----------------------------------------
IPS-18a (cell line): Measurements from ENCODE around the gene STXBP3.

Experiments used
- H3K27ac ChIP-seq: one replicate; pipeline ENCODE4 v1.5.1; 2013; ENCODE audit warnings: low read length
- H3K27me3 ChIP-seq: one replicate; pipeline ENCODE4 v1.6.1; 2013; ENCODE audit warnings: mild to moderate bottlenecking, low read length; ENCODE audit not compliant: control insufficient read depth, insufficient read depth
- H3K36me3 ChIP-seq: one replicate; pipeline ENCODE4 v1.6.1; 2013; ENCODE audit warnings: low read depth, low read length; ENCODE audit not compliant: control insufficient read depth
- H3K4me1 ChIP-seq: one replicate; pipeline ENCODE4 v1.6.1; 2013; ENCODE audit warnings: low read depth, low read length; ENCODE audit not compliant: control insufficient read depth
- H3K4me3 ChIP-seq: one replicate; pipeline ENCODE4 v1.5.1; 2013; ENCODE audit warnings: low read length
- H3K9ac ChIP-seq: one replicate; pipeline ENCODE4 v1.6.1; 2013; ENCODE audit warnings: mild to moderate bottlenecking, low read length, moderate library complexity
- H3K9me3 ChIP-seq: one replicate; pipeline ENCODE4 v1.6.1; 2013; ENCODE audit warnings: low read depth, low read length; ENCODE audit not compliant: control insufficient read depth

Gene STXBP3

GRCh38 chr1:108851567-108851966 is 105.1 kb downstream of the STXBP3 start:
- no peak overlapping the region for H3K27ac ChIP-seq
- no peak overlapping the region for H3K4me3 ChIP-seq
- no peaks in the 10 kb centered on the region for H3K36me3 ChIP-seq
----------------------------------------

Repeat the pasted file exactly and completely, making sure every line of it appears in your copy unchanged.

IPS-18a (cell line): Measurements from ENCODE around the gene STXBP3.

Experiments used
- H3K27ac ChIP-seq: one replicate; pipeline ENCODE4 v1.5.1; 2013; ENCODE audit warnings: low read length
- H3K27me3 ChIP-seq: one replicate; pipeline ENCODE4 v1.6.1; 2013; ENCODE audit warnings: mild to moderate bottlenecking, low read length; ENCODE audit not compliant: control insufficient read depth, insufficient read depth
- H3K36me3 ChIP-seq: one replicate; pipeline ENCODE4 v1.6.1; 2013; ENCODE audit warnings: low read depth, low read length; ENCODE audit not compliant: control insufficient read depth
- H3K4me1 ChIP-seq: one replicate; pipeline ENCODE4 v1.6.1; 2013; ENCODE audit warnings: low read depth, low read length; ENCODE audit not compliant: control insufficient read depth
- H3K4me3 ChIP-seq: one replicate; pipeline ENCODE4 v1.5.1; 2013; ENCODE audit warnings: low read length
- H3K9ac ChIP-seq: one replicate; pipeline ENCODE4 v1.6.1; 2013; ENCODE audit warnings: mild to moderate bottlenecking, low read length, moderate library complexity
- H3K9me3 ChIP-seq: one replicate; pipeline ENCODE4 v1.6.1; 2013; ENCODE audit warnings: low read depth, low read length; ENCODE audit not compliant: control insufficient read depth

Gene STXBP3

GRCh38 chr1:108851567-108851966 is 105.1 kb downstream of the STXBP3 start:
- no peak overlapping the region for H3K27ac ChIP-seq
- no peak overlapping the region for H3K4me3 ChIP-seq
- no peaks in the 10 kb centered on the region for H3K36me3 ChIP-seq